Diabetes Medications: Should You Deprescribe Them in the Elderly?

Plugging the Gap in Diabetes Treatment Guidelines

Linda Brookes, MSc


December 27, 2017

Which Drugs to Stop?

"There was a particular worry about glyburide, the long-acting sulfonylurea that frequently causes hypoglycemia," Dr Farrell said. This usually happens because glyburide was started when patients were younger, and they have been taking it for many years, she explained. Switching glyburide to short- or long-acting gliclazide may reduce but will not eliminate the risk for hypoglycemia. Options other than a sulfonylurea should be considered.

"The other medication that can cause hypoglycemia is insulin, so cut back on the doses if the blood sugar is too low," Dr Farrell added. The highest risk is with neutral protamine Hagedorn (NPH) insulin, and the guideline advises switching NPH insulin or mixed insulin to insulin detemir or glargine to reduce nocturnal hypoglycemia.

The guideline also lists the antihyperglycemic medications with no or low risk for hypoglycemia (Table).

Table. Medications With Low or No Risk for Hypoglycemia

Drug Risk for Hypoglycemia
Alpha-glucosidase inhibitors No
Dipeptidyl peptidase-4 (DPP-4) inhibitors No
Glucagon-like peptide-1 (GLP-1) agonists No
Meglitinides (glinides) Yes (low risk)
Metformin No
Sodium-glucose linked transporter 2 (SGLT2) inhibitors No
Thiazolidinediones No
Data from Farrell B, et al.[1]

Tapering and Monitoring

"There is no evidence that one tapering approach is better than another," Dr Farrell noted. "With antihyperglycemic drugs, the only adverse effect from stopping is a rise in blood sugar that needs to be monitored. So if we have a patient who has very low blood sugar and no real problems with high blood sugar, we would just stop the sulfonylurea. If it's a low dose of insulin, we would stop that. In other cases, we might gradually reduce the dose, either because we think the patient would still benefit from having the drug even at a lower dose, or sometimes the patient is reluctant to just stop suddenly."

Frequency of monitoring the effects of deprescribing these drugs is highly individualized, depending on the patient's blood sugar levels and on the drugs that have been changed.

Frequency of monitoring the effects of deprescribing these drugs is highly individualized, depending on the patient's blood sugar levels and on the drugs that have been changed, Dr Farrell added. Monitoring need not be done daily unless insulin is being deprescribed. "If we are stopping glyburide or switching from glyburide to gliclazide, we might check once a week for a couple of weeks. Typically after most antihyperglycemic drugs are stopped, changes in blood glucose will be seen within 1 or 2 weeks," she said.

Other Causes of Hypoglycemia

Another unique aspect of the new guideline is the inclusion of different situations that can contribute to hypoglycemia, such as taking insulin and then not eating, taking other drugs that cause hyper- or hypoglycemia, or drug interactions with antihyperglycemic medication. "Sometimes we see that a patient has recently stopped a drug that causes hyperglycemia, but the dose of the diabetes drug has not been reduced," she explained. "For example, someone who is taking high-dose prednisone for a short period of time might experience a steep rise in blood sugar, and the dose of insulin or other antihyperglycemic drug is increased to cope with that. Then the prednisone is stopped, and the patient's blood sugar plummets. We might simply avoid the particular drug that causes that drug interaction, or we would probably consider lowering the dose of the antihyperglycemic drug."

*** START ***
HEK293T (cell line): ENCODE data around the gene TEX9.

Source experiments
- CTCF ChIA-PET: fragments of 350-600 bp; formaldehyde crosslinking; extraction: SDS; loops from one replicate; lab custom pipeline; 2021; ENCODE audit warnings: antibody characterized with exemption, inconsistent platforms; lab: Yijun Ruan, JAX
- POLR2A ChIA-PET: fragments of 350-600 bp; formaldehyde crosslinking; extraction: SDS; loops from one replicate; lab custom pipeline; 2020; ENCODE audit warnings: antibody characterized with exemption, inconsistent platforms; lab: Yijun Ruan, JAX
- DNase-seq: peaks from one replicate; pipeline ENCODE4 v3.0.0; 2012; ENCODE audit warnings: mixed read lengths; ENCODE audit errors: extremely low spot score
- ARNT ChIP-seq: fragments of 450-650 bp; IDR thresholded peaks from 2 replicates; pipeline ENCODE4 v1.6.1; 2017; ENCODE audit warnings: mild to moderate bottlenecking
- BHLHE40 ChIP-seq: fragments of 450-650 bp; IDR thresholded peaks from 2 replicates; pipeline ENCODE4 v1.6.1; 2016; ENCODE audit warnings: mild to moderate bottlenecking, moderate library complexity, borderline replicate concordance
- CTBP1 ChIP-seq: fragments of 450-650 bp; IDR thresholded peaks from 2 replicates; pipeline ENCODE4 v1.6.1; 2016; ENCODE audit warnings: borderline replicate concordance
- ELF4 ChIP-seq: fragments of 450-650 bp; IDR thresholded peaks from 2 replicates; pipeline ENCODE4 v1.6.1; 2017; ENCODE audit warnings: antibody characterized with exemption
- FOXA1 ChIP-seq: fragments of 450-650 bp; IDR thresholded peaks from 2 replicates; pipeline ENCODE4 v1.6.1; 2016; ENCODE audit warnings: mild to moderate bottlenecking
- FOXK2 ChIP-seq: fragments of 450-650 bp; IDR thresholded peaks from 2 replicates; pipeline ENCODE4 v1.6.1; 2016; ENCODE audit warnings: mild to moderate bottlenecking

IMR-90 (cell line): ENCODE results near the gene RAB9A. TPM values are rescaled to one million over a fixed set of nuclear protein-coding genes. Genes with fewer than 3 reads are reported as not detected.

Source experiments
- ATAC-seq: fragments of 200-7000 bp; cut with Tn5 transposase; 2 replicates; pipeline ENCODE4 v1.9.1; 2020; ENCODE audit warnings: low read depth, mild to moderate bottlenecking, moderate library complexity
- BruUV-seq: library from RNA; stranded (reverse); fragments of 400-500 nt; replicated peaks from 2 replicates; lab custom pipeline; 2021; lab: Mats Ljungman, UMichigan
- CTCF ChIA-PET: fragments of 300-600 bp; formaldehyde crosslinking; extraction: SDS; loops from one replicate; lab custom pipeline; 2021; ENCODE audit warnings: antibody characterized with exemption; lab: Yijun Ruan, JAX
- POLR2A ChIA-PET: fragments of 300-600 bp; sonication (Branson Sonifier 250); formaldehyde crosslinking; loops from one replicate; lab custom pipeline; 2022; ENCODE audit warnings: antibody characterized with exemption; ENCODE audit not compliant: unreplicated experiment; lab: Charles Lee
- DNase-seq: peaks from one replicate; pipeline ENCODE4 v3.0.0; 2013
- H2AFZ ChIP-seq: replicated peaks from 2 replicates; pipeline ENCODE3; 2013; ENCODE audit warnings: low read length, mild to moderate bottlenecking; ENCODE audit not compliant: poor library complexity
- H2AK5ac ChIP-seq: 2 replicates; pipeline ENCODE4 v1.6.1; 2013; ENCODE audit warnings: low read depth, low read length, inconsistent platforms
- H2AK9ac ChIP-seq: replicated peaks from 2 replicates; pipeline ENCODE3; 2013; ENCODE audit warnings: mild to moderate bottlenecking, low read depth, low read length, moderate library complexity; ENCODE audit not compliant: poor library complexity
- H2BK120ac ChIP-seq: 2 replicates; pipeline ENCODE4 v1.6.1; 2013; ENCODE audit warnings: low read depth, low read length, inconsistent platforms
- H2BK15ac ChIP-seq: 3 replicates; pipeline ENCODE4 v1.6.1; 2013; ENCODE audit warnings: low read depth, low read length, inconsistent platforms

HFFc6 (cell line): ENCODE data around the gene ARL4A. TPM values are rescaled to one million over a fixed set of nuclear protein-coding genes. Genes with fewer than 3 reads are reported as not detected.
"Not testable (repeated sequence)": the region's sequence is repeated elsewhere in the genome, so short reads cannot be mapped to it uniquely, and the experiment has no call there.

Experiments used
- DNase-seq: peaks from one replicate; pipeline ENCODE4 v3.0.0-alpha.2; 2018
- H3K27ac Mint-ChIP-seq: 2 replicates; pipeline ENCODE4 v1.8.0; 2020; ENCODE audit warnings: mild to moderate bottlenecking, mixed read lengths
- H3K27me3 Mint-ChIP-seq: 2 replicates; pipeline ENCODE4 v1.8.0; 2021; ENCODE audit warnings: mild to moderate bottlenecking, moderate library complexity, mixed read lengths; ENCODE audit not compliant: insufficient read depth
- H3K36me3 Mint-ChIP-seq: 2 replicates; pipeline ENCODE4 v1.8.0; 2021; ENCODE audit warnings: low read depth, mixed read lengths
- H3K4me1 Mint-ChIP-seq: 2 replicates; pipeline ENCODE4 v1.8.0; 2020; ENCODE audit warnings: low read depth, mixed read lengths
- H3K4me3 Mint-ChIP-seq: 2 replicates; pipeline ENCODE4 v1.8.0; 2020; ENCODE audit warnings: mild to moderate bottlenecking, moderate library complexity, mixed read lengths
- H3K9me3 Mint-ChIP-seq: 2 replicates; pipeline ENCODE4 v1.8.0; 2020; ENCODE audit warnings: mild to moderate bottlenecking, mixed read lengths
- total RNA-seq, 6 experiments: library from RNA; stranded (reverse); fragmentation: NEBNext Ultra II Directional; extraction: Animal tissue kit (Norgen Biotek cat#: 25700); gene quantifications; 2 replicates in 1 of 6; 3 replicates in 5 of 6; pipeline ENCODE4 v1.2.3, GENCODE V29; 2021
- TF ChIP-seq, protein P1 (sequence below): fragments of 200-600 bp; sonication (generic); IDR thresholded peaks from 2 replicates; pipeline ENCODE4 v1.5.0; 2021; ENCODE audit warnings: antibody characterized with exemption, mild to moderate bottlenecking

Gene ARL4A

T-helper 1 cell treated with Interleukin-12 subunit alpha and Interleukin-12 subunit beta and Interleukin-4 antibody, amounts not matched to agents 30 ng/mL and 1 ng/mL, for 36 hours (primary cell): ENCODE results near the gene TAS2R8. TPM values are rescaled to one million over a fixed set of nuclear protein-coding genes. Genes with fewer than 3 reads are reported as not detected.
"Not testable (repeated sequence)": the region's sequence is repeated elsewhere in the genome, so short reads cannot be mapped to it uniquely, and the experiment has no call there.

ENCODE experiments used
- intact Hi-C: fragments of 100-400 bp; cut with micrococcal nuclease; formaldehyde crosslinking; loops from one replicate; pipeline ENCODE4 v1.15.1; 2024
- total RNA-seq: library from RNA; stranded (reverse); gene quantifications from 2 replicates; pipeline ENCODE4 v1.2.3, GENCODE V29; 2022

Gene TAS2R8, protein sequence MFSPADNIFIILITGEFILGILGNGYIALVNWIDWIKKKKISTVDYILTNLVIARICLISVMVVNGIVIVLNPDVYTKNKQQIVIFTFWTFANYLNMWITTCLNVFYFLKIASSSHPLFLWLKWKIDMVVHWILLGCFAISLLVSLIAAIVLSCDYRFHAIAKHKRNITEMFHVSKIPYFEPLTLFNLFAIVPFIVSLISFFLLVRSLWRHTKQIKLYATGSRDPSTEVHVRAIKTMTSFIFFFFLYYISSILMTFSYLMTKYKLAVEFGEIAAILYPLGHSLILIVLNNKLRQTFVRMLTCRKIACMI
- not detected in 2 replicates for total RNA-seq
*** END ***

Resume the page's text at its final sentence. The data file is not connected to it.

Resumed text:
Discussion With Patients and Families

One of the goals of the guideline is to encourage healthcare providers to discuss the rationale and benefits of deprescribing with patients and their families. "One of the biggest challenges is to explain the targets and the need to focus on safety versus not always focusing on preventing the long-term problems of diabetes," Dr Farrell said. "This can be especially difficult with older people who may have had diabetes for 30 years, and it may seem as though suddenly, out of the blue, we're not concerned about their blood sugar any longer. It is not an easy conversation to have, and it can be time-consuming," she acknowledged.

"When these medications are first prescribed to a newly diagnosed person, and targets are discussed, it would be helpful to also explain that when they are older or if they start having hypoglycemic episodes, these targets may change," she suggested. "We would establish that very intensive control is important in a younger person to prevent long-term complications but that as they get older we will revisit these targets, so they would know that modifying their targets as they get older is a normal part of the program."

Updating the Guidelines

Dr Farrell pointed out that the systematic review of evidence done for preparation of the new guideline[23] identified only two relevant studies of deprescribing antihyperglycemic agents.[24,25] Both studies concluded that the approach is safe and feasible, but the quality of the evidence was low, the guideline authors commented. "We would benefit from having more studies of deprescribing so that we can get a better understanding about whether there is an optimal approach to tapering, monitoring, and follow-up," Dr Farrell said. "Our eventual goal is that all prescribing guidelines will include deprescribing sections, so that specialists, family physicians, and all other healthcare professionals are on board with the approach."


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